WASHINGTON(Adds details on the case, Scotiabank comment)
WASHINGTON Oct 1 (Reuters) - Canada's Bank of Nova Scotia (Scotiabank) will pay $800,000 to settle charges filed by the U.S. Commodity Futures Trading Commission that it engaged in spoofing in gold and silver futures contracts, the CFTC said on Monday.
The regulator said in a statement that traders on Scotiabank's precious metals trading desk placed orders to buy or sell futures contracts on the Chicago Mercantile Exchange with the intent to cancel the orders before execution.
The traders engaged in the spoofing from at least June 2013 through June 2016, the agency said. Spoof orders create the impression of greater buying or selling interest than otherwise would have existed, it said.
Scotiabank said in a statement it was pleased to have resolved the issue.
"The bank takes the proper handling and adherence to regulatory requirements and compliance policies regarding trading very seriously. With this in mind, the bank self-reported the trading activity and showed significant cooperation with the government's investigation," it said.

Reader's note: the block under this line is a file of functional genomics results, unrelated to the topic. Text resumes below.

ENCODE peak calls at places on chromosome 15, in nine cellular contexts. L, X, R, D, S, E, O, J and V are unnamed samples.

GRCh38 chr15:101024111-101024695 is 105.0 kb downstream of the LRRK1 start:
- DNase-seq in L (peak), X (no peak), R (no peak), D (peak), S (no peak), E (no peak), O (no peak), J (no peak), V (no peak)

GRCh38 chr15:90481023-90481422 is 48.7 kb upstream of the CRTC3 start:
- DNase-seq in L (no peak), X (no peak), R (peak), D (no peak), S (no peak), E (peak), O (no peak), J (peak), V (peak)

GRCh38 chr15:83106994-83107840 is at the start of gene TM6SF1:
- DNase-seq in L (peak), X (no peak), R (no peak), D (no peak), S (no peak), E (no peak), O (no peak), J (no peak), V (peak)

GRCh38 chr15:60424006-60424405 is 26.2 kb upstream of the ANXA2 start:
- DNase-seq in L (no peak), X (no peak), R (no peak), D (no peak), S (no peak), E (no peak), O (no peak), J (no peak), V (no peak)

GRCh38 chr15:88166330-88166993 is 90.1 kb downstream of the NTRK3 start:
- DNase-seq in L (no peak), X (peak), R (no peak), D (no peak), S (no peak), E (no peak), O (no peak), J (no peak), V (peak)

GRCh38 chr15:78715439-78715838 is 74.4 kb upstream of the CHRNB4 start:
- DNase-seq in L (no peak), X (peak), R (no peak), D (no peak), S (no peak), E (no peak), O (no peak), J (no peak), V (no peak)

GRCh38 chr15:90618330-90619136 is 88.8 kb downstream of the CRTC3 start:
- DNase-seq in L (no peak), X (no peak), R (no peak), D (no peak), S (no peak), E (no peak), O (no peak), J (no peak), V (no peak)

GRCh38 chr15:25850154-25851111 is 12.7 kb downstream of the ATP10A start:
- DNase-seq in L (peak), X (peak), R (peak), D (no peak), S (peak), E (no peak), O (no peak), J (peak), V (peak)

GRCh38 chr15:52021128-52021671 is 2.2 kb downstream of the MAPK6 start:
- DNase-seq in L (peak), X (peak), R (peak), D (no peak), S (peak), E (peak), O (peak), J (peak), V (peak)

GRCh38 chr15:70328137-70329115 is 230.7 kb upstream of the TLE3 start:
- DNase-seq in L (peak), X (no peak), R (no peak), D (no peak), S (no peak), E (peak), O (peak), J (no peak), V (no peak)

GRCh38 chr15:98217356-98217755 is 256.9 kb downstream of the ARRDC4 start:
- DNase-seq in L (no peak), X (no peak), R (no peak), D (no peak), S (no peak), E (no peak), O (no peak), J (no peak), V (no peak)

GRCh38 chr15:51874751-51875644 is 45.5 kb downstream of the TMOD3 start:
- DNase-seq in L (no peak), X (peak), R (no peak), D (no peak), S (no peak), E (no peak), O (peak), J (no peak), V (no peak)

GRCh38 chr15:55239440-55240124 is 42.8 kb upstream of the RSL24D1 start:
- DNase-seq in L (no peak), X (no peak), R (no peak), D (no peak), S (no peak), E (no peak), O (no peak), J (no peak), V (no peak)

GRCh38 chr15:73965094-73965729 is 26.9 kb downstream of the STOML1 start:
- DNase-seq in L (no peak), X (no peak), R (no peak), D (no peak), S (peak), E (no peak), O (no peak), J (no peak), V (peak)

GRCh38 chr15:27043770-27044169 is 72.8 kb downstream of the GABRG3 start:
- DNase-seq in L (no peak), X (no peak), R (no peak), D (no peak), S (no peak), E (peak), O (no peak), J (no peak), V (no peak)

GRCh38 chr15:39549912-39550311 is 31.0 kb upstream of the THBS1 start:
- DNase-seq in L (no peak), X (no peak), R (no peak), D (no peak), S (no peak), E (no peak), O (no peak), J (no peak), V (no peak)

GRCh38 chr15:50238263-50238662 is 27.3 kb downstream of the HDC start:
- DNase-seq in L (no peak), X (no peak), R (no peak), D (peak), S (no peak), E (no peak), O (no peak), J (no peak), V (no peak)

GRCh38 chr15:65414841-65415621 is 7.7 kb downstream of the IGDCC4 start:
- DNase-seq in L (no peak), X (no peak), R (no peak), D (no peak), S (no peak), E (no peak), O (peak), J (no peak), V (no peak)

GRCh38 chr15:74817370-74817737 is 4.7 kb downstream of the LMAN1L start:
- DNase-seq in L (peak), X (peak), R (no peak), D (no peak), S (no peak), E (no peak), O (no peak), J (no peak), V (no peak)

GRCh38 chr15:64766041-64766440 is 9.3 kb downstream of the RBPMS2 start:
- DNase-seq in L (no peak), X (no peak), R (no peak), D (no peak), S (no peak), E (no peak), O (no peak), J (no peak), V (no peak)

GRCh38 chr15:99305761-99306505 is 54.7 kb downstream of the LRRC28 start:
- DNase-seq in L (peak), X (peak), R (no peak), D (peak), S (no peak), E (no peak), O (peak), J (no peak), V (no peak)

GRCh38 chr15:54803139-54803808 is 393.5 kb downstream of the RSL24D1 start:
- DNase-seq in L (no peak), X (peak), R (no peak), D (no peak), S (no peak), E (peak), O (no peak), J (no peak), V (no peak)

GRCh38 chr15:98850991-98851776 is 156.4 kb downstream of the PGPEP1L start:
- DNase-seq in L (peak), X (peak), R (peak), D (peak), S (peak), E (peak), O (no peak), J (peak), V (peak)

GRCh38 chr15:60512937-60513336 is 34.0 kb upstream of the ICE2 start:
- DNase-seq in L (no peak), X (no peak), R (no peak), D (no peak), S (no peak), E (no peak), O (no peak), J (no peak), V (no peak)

In addition to the $800,000 civil penalty, the bank has agreed to implement training programs and controls to detect and deter spoofing, the CFTC said.
The bank reported the misconduct to the CFTC after the company's futures commission merchant raised concerns, the agency said.
"In recognition of its self-reporting and cooperation, the commission imposed a substantially-reduced penalty," James McDonald, the CFTC's director of enforcement, said in the statement.
(Reporting by Eric Beech; editing by Mohammad Zargham and Rosalba O'Brien)